In general, I find that the comments of referees on my papers always result in stronger papers. They see things from a wider point of view than I do because they have not been bound up with a particular project for the previous months (or years); they highlight things that, while obvious to me, are not obvious to others; they point out areas where my writing is unclear; and they are great at suggesting references that I have overlooked. It might be annoying to have to unpick your writing once you think you have signed it off, but in the end it is  worthwhile.

But – I am sure you can hear a ‘but’ coming…

But, just once in a while it all goes wrong and that shakes my faith in the system. I had a paper a while ago that was refereed by three people (I’m not sure why that was, it is the first time I’ve come across it, but perhaps that is the new standard). Curiously, each identified totally different weaknesses in the paper. The optimistic side of me would see that as a validation that my point of view, while not everyone’s, did not contain any total howlers. Unfortunately, that is not how journal editors work: they tend to be more negative so that in this case it merely tripled the weaknesses.

You can see their point: except that in many instances these particular referees disagreed with each other. One thought that the stone tools might be particularly early, another was disappointed that I had not explored the possibility that they represented a survival of that technology into late prehistory. In actual fact there is no evidence in Scotland for the early or late instance of this technique at all, though I suppose if we were hidebound we would never discover anything new. One was concerned that I had not undertaken a Bayesian analysis of the (poorly contexted) radiocarbon dates; this raised the vision of Patrick Ashmore who taught me so much about the unreliability of dates based on uncertain contexts, something that I’m not sure even the most sophisticated of Bayesian work can remedy. I could go on, but I think you get my point.

Of course, it is possible to argue your case with an editor, but in my experience this is rarely successful; editors tend to assign academic precedence to referees rather than authors, even when it is the latter who have been studying a particular subject or site. And, I always have that niggling feeling – ‘what if they are right’. Having my work questioned makes me doubt myself. I know I should be more resilient, but my inclination is to go through the comments and try to cover each one in text. This might lead to some strange discussion of issues that most people would not regard as relevant, but it does make everything blindingly obvious. Sometimes the level of detail is such that one is left with the lurking feeling that you should have added the referees as co-authors.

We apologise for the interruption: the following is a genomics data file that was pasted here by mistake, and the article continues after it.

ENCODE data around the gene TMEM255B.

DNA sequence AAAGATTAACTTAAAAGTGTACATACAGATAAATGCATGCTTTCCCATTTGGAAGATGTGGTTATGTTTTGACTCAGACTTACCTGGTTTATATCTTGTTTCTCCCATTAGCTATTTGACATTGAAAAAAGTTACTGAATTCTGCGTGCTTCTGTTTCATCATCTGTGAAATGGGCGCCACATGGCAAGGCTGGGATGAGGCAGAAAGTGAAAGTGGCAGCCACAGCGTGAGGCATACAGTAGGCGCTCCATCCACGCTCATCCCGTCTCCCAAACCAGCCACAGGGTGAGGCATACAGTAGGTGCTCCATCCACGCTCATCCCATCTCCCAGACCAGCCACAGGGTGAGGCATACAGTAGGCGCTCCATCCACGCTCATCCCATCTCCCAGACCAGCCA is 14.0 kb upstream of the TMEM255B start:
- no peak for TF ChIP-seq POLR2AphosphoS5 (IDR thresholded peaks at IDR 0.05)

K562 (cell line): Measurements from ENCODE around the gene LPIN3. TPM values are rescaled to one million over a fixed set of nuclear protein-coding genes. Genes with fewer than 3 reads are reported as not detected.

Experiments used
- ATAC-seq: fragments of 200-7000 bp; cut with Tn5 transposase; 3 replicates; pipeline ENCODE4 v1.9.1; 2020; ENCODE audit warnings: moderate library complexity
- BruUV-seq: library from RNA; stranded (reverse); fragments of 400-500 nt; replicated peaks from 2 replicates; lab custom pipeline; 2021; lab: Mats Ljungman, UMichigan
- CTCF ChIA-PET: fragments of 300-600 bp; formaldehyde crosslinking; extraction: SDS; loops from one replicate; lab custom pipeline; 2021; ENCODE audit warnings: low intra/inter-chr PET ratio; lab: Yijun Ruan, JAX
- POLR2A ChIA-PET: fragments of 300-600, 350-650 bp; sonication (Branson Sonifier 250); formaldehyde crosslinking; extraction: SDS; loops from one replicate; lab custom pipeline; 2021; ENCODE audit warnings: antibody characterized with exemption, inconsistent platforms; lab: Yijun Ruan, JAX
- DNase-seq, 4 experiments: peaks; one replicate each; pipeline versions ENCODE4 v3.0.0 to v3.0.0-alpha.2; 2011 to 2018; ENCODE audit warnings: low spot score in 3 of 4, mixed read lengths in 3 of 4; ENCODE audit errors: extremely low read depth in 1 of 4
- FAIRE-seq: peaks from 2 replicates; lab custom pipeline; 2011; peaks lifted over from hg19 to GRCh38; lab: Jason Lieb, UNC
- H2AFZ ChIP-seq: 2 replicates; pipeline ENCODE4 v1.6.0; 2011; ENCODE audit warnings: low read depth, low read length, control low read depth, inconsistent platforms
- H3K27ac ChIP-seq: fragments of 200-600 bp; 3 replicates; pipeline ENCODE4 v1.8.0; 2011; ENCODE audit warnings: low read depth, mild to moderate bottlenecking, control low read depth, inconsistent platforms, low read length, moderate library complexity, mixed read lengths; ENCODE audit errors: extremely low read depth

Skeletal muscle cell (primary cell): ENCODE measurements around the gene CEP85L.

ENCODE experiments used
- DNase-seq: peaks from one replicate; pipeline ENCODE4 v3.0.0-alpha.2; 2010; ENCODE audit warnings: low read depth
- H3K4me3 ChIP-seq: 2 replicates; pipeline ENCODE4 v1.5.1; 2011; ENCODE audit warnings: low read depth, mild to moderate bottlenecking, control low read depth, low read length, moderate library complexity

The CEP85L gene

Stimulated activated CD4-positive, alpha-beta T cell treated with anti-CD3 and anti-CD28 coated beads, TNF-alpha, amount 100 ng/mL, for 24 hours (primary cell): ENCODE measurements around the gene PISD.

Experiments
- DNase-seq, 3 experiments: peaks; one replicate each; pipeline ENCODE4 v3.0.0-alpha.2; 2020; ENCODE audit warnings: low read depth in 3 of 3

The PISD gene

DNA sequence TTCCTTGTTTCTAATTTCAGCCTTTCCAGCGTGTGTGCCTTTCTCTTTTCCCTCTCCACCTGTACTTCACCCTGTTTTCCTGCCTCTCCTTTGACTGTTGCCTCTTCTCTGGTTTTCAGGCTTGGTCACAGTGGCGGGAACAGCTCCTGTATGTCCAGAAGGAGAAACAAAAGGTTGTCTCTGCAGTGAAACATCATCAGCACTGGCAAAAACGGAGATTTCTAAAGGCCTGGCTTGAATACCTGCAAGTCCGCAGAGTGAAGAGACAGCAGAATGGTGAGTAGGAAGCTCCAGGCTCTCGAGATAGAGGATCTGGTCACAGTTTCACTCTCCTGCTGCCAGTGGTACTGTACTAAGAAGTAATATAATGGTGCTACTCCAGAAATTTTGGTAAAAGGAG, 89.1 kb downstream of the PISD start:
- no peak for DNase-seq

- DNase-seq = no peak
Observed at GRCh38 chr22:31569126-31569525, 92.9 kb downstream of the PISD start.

Being a referee is a big commitment. For every journal there is an army of unpaid referees, reading, thinking and commenting. We have to thank them. But it is not a perfect system. Occasionally there are scores to be paid; or simply the desire to let off steam after you have had to deal with some picky referee yourself; sometimes arms are twisted to referee something where you really don’t have the expertise. Usually, these things show up and, of course, that is the reason that the double referee system has been developed. But as long as editors bow to the referee’s opinion without any thought, then the system is flawed.

I’m not sure how to improve it. We need to ensure academic excellence. But I’m coming across more and more examples of refereeing that is somehow not quite working. I’m hoping that with more open dialogue we might be able to return to the system where the referees work to ensure the significance and quality of publications, without rewriting them on behalf of the authors.